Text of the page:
Muscle Strains

A strain is the tearing of muscle fibers. Muscle fibers are the individual units that make up your muscles. Muscle strains can be caused by strong or repeated contractions. Muscle strains are categorized as: mild (grade I), moderate (grade II) and severe (grade III).

Grade 1 Muscle Strain
Grade 2 Muscle Strain
Grade 3 Muscle Strain
  1. A grade I strain is a mild disruption of the muscle fibers. There may be mild swelling and tenderness. It may also be painful to stretch and use the injured muscle.
  2. A grade II strain indicates moderate muscle fiber damage. The pain is moderate to severe, it definitely hurts to use and stretch the injured muscle, and ecchymosis may be present. Ecchymosis (commonly called bruising) indicates that there was internal damage to blood vessels that resulted in bleeding within and around the muscle. This bleeding is often visible under the skin as purple, blue, red, yellow, and even green in color.
  3. A grade III strain is the most severe. It is the complete tearing of a muscle into two pieces, or separation of the muscle from its associated tendon. There is severe pain, complete loss of muscle strength, swelling is normally present with ecchymosis, and there may be a palpable "indentation" where the muscle is torn. Medical intervention is usually necessary. Typically, an orthopaedist (musculoskeletal specialist) will evaluate your condition and surgical repair may be necessary.

Treatment for Strains

Directly after a strain, control the swelling with RICE for 24 to 48 hours:

  • Rest the injured joint/extremity and use a sling for an arm or shoulder injury or crutches for a leg or foot injury.
  • Ice for 20 minutes every hour.
  • Compress with an elastic Ace bandage or brace for an ankle or knee, a splint for an injured finger or buddy-taping for an injured toe.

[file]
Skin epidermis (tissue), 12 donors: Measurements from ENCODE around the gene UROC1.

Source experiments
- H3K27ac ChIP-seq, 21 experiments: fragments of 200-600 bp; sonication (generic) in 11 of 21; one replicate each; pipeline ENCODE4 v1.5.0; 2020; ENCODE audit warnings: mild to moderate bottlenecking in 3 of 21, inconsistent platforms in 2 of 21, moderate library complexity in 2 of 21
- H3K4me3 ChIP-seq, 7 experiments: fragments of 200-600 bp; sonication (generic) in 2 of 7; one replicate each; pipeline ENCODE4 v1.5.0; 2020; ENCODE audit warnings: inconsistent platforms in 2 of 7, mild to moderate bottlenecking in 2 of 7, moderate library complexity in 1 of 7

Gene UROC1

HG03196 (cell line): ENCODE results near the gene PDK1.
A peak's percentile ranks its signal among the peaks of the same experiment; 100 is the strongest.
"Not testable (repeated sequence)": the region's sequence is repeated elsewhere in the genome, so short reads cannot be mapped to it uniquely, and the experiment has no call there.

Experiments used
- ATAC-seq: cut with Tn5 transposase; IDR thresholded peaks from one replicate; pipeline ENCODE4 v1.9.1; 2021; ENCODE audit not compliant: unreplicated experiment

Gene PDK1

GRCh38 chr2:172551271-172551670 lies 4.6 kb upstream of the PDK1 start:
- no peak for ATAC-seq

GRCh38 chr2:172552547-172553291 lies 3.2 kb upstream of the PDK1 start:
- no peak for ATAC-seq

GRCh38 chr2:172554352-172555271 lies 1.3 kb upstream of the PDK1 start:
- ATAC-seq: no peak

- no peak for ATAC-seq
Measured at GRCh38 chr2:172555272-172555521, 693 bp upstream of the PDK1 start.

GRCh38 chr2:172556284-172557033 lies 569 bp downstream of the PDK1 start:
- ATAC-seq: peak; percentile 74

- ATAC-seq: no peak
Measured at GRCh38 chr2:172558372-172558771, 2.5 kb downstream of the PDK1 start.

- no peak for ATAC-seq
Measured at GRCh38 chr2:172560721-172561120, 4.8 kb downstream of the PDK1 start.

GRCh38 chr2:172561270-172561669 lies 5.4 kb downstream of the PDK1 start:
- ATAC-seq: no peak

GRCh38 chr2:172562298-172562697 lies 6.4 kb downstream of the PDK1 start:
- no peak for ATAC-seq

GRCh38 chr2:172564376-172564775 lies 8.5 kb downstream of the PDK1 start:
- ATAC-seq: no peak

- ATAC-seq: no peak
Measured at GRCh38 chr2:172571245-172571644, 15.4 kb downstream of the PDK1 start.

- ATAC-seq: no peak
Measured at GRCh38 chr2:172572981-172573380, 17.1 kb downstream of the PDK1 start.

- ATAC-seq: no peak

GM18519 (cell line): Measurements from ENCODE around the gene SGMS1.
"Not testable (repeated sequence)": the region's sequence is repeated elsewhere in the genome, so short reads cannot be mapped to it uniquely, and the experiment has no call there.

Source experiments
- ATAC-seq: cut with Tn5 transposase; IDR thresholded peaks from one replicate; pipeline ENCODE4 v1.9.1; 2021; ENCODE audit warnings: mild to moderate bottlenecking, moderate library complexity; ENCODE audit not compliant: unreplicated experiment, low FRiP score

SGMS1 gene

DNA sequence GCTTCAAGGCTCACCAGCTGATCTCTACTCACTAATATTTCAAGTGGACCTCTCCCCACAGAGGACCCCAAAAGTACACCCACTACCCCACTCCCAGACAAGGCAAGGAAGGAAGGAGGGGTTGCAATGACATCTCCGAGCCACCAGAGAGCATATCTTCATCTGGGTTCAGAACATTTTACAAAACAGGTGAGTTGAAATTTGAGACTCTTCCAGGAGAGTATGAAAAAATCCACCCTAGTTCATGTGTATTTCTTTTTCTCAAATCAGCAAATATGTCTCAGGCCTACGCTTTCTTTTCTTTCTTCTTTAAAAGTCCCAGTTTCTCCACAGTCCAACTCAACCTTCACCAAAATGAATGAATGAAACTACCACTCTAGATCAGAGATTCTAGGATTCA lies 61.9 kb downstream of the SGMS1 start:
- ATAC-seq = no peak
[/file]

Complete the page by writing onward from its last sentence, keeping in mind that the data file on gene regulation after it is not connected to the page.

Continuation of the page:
• Elevate above the heart, if possible.

An over-the-counter acetaminophen, such as Tylenol® or non-steroidal anti-inflammatory drug (NSAID), such as Advil® may help with reducing the swelling and pain/ pressure relief. After this home treatment, be sure to have the injury evaluated by your doctor to rule out a fracture or a severe strain.

Most mild strains heal with a few days to a week. Seeing a physical therapist can also help you regain range of motion. Your physical therapist can also show you injury prevention techniques to help prevent future strains.

If your symptoms don't improve within a couple of days, or you experience any of the following, see your doctor to have it immediately evaluated:

  • An audible "popping" sound with the injury
  • Pain and swelling that gets worse over time
  • Fever or chills
  • Difficulty standing or walking without pain
  • Limited flexibility and range of movement around the injured joint
  • Numbness or tingling
  • Joint/extremity deformity or signs of instability

Moderate strains may require bracing for a period of time, followed by physical therapy to help regain normal function and range of motion. Severe strains may require surgery to repair the tear, followed by physical therapy to rehabilitate the injury.

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